by Nancy McCarthy
Proposition 211, the shareholder lawsuit measure on the November ballot, has caught the attention of both presidential candidates, who announced their opposition to the initiative last month.
It is one of four justice-related measures on the November ballot in California. A fifth, Sen. Bill Lockyer's court unification proposal, will not be on the November ballot even though legislation has been passed and signed by the governor. Because of technical requirements, the proposal will be on a future ballot.
Prop. 211, the "Retirement Savings and Consumer Protection Act," is expected to generate costly opposition by a coalition of national business interests. Estimates of the campaign have so far ranged between $15 million and $30 million. Television advertisements began airing more than three months before the election, and at the same time, Silicon Valley business executives and political leaders began to lobby the White House on the issue.
The initiative's chief sponsor is San Diego attorney William S. Lerach, who reportedly has forced corporations and investment firms to cough up $3 billion in the past 25 years by filing class action lawsuits on behalf of stockholders when companies' stock prices fall.
Now faced with federal restrictions on securities fraud class actions, Lerach is expected to put up a hefty portion of the funds required to back the initiative.
The measure would expand shareholder rights in California by making it easier to file and win -- or to force a settlement in -- multimillion dollar lawsuits for securities fraud.
It would allow plaintiffs to go after the personal assets of company directors and officers in cases charging corporate wrongdoing and stock manipulation. In addition, it would prohibit any limitations on the fees attorneys could charge in such cases.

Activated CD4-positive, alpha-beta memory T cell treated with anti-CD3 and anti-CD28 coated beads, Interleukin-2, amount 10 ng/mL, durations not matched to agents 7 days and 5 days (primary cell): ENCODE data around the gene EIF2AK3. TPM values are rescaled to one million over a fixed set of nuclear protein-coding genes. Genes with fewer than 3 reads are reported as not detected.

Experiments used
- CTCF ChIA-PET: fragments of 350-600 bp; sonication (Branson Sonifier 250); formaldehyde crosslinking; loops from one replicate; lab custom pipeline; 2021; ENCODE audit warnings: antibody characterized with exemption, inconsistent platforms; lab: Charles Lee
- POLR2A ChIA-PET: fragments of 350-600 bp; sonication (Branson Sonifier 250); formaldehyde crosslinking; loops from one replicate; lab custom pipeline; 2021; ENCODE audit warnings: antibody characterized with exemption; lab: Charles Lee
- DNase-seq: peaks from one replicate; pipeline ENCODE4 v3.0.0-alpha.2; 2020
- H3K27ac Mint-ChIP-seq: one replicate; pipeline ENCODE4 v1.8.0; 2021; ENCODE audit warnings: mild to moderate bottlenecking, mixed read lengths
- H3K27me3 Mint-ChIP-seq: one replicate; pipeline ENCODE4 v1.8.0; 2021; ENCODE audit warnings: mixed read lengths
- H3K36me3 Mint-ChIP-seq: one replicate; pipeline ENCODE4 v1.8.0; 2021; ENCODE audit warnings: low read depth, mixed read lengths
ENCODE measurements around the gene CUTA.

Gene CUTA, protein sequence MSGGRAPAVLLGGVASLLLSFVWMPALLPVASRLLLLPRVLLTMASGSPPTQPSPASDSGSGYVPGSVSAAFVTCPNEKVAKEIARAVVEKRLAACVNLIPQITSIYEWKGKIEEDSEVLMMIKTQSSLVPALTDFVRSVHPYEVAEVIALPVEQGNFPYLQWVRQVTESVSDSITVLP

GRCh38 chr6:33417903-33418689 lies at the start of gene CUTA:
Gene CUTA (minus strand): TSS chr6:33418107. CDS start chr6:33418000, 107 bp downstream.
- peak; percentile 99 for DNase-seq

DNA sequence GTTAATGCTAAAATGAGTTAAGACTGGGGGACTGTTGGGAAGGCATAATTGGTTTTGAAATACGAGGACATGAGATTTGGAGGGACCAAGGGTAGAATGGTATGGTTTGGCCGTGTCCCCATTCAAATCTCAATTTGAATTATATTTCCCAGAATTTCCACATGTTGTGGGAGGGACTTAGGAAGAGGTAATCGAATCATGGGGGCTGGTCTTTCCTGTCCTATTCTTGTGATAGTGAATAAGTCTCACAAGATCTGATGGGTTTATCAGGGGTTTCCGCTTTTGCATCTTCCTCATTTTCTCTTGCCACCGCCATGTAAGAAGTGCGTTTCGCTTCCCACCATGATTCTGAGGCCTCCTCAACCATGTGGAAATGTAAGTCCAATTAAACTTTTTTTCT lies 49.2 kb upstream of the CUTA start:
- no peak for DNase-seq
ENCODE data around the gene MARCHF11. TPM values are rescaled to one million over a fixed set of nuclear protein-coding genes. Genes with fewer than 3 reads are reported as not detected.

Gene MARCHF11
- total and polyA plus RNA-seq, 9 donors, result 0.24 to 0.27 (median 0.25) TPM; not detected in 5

Proponents say the measure would protect pension funds and shareholders who are victims of insider trading and investment fraud.
Opponents claim it favors plaintiffs so drastically that companies would be forced to pay protection money to ward off frivolous lawsuits. They also say 159,000 jobs would be lost because of legal costs.
In a visit to San Jose last month, President Clinton announced his opposition to Prop. 211, saying it "would be highly disruptive to investment in new companies throughout the country."
The president said he believes changes Congress made to securities law last year -- passed over his veto -- make it too hard for plaintiffs to bring and win shareholder suits. But he said Prop. 211 would make it too easy and even "invite the filing of lawsuits" in California that could not be brought under federal law.
"It just goes too far and it has national implications," Clinton said. "I think it is a mistake. I don't think it's good for the economy."
Republican Presidential nominee Bob Dole also opposes Prop. 211, saying it would "cast a shadow over (California's) economic recovery and burden your state with an unfair and costly law that has no apparent beneficiaries but a handful of trial lawyers."
Silicon Valley business leaders, who met with Clinton just before his announcement, were pleased with his stance, but the measure's backers reacted critically.
Louis Wellington, president of the Congress of California Seniors, said the president "turns his back on his core constituency -- more than 100 California consumer, labor and seniors groups."
Prop. 211 also is backed by the powerful Consumer Attorneys of California.
In addition, the Consumer Attorneys favor Prop. 207, an initiative which prohibits caps on lawyer fees. It codifies existing State Bar Rules of Professional Conduct and strengthens the bar's power to discipline attorneys who are sanctioned repeatedly.
Although the court consolidation measure (Senate Constitutional Amendment 4) did not pass early enough to win a spot on the 1996 ballot, lawmakers are working to place the measure on a future ballot, most likely in 1998.
Lockyer has been trying for four years to win approval of SCA 4, which would give superior and municipal court judges in each county the choice of whether to unite.
Gov. Wilson had opposed the measure because it would elevate municipal court judges appointed by former Gov. Jerry Brown to superior court status.
But he and Lockyer struck a deal, with the Senate leader agreeing to support bills authorizing 21 new judgeships and easing the re-election of appellate judges by eliminating certain information on the ballot.
Other measures on this Novem-ber's ballot are Prop 213, limiting recovery by felons, and a bond measure to build more jails.
Prop 213, sponsored by state Insurance Commissioner Charles Quackenbush, would, in part, bar drunken drivers and uninsured motorists from suing for non-economic damages in auto accidents.